When you work at your office, you are wearing two legal hats: physician and business owner. Failure to meet your medical duty to a patient carries liability for professional negligence, while a failure to keep your premises safe carries liability for ordinary negligence that can apply in any business setting.

Whether an event in a medical office constitutes professional negligence or ordinary negligence is of great strategic importance to both sides. It is better for the doctor that the claim be for professional negligence and for the plaintiff that it be for ordinary negligence.

A doctor would prefer a claim be presented as professional negligence because these actions are more logistically difficult for plaintiffs. They come under shorter statutes of limitation and have pre-requisite steps. They require expert testimony, a significant expense. In many states, they are also subject to capped damages.

The scope of who can sue for professional negligence is also much more limited. Such an action can only be brought by or on behalf of a patient. By contrast, anyone who legitimately comes to the office other than a trespasser can sue for ordinary negligence. Defining the separation between the two species of negligence when an event occurs in a medical office is therefore essential.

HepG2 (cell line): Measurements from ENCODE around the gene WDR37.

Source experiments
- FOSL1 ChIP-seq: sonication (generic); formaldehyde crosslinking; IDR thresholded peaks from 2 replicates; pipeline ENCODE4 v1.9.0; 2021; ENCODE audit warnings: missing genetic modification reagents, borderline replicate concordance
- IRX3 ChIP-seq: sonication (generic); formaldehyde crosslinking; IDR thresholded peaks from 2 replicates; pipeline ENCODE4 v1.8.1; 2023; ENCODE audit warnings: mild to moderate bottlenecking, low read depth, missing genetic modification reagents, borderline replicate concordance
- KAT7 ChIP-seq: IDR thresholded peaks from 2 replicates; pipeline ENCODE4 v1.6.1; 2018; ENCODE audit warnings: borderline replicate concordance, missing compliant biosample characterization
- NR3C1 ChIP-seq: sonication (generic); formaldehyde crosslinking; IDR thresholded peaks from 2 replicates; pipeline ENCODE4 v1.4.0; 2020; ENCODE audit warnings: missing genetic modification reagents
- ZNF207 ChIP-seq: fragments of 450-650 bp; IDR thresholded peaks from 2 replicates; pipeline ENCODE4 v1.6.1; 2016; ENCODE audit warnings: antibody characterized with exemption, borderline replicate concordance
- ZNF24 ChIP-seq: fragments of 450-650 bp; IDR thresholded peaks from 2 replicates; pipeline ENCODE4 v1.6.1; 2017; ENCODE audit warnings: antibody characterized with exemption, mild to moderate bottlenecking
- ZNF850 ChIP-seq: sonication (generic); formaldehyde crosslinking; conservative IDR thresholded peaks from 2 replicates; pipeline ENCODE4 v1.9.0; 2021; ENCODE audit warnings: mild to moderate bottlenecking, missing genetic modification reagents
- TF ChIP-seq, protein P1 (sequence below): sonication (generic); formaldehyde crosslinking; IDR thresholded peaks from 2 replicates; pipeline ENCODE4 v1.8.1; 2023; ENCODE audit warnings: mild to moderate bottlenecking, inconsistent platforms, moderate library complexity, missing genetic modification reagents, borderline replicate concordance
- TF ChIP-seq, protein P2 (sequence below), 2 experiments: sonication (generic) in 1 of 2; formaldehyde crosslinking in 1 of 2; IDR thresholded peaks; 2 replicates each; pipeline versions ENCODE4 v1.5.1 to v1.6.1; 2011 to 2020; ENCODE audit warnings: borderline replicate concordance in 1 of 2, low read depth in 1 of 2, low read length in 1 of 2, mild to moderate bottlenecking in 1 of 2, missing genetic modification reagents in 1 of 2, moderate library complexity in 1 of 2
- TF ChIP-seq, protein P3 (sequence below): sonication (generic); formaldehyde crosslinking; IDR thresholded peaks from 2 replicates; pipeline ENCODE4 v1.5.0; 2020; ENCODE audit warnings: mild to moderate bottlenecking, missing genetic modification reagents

Professional negligence relates to specialized knowledge that has to be proven by expert testimony, while ordinary negligence is based on common knowledge that the trier of fact—a jury or judge—will have on their own.

When it comes to patients, though, there is another level of analysis: how intrinsic the injuring event was to medical care. The more that this is the case, the more likely it is that the claim will come under professional negligence. The reason for this is that the medical duty of care to a patient includes providing a safe environment within which medical treatment can be carried out.

A problem exists in transitional events that occur after the appointment has entered its medical phase but before care has started. In such cases, a court would assess how intrinsic to the medical care that very specific situation was.